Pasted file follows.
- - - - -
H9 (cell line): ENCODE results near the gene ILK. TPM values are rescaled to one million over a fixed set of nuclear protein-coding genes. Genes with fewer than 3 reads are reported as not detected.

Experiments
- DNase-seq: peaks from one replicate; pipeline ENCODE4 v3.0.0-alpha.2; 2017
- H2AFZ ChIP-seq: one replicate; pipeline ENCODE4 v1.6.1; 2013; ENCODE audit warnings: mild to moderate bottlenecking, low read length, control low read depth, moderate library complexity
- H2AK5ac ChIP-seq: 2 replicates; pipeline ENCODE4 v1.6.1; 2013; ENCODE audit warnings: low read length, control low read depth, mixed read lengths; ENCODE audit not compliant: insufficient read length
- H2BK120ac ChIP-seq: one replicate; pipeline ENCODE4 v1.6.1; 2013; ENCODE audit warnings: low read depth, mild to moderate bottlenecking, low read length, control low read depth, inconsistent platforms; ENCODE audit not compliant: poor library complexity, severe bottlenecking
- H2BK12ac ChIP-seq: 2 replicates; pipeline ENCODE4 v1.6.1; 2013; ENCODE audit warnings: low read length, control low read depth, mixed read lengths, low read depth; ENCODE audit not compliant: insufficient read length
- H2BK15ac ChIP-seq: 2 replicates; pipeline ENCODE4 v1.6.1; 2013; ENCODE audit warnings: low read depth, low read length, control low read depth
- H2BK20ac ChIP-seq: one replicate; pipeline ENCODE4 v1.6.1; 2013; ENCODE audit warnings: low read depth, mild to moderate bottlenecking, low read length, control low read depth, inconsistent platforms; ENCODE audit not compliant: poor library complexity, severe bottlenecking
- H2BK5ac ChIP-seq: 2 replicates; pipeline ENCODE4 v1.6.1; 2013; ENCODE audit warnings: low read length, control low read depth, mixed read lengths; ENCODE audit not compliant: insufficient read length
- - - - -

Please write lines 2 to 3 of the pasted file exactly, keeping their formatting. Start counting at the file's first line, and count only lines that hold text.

Experiments
- DNase-seq: peaks from one replicate; pipeline ENCODE4 v3.0.0-alpha.2; 2017